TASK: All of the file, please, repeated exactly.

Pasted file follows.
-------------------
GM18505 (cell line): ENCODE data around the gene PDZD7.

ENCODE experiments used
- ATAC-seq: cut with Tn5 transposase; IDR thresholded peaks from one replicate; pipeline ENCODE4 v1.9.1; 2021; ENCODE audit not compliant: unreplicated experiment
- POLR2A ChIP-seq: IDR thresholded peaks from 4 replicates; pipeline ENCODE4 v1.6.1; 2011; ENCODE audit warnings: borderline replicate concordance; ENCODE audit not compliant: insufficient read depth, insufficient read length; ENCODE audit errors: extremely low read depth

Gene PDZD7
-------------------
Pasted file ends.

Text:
GM18505 (cell line): ENCODE data around the gene PDZD7.

ENCODE experiments used
- ATAC-seq: cut with Tn5 transposase; IDR thresholded peaks from one replicate; pipeline ENCODE4 v1.9.1; 2021; ENCODE audit not compliant: unreplicated experiment
- POLR2A ChIP-seq: IDR thresholded peaks from 4 replicates; pipeline ENCODE4 v1.6.1; 2011; ENCODE audit warnings: borderline replicate concordance; ENCODE audit not compliant: insufficient read depth, insufficient read length; ENCODE audit errors: extremely low read depth

Gene PDZD7